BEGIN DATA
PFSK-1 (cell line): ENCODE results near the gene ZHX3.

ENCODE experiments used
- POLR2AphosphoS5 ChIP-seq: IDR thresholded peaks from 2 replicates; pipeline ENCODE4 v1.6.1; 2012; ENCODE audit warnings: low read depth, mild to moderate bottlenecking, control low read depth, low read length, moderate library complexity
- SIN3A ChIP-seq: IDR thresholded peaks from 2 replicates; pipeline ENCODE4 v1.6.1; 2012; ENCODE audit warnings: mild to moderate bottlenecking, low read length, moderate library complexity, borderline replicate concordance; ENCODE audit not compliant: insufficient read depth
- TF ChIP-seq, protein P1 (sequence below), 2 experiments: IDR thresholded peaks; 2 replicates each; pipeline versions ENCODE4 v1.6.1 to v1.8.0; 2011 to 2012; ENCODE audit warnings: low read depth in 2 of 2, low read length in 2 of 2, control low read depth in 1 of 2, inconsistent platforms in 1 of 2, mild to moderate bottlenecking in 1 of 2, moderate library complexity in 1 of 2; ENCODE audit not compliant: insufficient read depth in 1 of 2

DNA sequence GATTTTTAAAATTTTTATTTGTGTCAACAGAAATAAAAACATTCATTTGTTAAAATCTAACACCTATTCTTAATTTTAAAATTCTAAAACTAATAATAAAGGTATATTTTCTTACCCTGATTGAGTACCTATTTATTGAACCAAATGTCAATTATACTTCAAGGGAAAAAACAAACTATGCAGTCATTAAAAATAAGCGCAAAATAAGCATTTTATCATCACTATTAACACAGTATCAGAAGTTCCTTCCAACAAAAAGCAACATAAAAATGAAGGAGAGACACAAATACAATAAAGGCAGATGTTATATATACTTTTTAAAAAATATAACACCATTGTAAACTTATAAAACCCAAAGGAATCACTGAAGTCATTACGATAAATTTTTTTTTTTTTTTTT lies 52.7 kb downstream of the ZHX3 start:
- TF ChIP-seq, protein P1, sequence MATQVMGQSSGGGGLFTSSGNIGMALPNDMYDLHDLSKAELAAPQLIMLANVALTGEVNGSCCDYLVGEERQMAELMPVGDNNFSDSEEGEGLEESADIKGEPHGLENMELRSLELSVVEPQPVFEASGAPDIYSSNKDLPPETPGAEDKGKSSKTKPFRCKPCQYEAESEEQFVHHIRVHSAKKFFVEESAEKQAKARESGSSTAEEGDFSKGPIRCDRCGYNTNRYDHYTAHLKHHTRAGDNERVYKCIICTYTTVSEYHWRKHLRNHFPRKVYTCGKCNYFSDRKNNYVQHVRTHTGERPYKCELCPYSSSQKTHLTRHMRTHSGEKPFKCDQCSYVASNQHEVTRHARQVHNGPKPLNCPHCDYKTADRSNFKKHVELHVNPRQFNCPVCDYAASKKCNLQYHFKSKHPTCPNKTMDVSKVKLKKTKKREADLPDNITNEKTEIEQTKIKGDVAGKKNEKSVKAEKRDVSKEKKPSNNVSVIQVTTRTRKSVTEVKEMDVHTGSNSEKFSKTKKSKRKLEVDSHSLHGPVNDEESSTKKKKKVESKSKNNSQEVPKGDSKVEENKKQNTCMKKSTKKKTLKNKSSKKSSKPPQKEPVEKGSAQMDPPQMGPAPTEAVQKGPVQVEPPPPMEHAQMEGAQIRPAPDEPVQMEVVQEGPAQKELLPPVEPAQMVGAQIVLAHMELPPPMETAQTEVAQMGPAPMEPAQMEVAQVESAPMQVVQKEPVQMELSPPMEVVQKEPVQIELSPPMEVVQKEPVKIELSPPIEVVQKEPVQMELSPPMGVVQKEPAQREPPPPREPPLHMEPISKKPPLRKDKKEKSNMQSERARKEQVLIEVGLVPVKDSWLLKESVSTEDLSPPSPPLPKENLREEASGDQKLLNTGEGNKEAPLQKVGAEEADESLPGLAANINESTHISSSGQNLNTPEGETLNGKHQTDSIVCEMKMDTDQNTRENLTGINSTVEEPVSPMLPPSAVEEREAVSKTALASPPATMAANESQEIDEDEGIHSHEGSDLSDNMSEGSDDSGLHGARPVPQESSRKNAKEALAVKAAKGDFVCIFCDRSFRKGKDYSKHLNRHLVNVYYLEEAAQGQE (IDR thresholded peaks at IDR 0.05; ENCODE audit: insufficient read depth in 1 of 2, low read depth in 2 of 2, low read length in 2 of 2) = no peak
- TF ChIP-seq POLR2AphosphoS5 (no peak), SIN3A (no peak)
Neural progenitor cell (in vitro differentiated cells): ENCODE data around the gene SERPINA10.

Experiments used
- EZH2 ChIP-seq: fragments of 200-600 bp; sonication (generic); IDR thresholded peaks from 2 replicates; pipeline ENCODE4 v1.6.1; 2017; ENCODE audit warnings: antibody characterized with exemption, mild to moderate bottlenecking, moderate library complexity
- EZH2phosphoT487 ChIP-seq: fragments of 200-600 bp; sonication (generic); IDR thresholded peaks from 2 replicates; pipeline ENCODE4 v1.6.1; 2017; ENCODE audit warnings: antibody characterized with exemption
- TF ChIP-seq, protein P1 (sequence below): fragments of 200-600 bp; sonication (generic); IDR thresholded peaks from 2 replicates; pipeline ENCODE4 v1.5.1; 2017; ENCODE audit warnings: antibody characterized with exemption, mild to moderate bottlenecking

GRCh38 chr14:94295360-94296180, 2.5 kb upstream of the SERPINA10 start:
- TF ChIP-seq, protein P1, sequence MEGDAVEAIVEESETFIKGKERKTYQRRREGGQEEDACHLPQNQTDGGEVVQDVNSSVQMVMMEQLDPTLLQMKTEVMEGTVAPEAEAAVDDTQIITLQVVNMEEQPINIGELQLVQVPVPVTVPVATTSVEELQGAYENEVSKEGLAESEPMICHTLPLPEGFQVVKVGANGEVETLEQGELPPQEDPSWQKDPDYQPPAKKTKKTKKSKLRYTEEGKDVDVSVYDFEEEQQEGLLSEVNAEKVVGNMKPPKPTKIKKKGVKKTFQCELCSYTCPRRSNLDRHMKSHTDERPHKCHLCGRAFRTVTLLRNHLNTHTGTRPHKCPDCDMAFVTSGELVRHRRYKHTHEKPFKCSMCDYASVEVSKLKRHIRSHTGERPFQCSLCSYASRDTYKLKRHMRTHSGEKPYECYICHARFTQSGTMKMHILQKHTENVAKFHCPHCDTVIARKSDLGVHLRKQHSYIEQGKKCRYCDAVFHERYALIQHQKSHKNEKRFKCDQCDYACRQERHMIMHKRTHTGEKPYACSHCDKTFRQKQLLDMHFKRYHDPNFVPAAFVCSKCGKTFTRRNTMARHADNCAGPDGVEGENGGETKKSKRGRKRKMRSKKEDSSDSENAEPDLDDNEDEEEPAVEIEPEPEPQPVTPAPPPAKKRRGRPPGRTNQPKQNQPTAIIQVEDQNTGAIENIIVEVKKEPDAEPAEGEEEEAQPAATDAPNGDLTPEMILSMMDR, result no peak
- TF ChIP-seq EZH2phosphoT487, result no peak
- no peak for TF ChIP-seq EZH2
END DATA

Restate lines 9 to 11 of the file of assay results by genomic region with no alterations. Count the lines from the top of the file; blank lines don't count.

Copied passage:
Neural progenitor cell (in vitro differentiated cells): ENCODE data around the gene SERPINA10.

Experiments used
- EZH2 ChIP-seq: fragments of 200-600 bp; sonication (generic); IDR thresholded peaks from 2 replicates; pipeline ENCODE4 v1.6.1; 2017; ENCODE audit warnings: antibody characterized with exemption, mild to moderate bottlenecking, moderate library complexity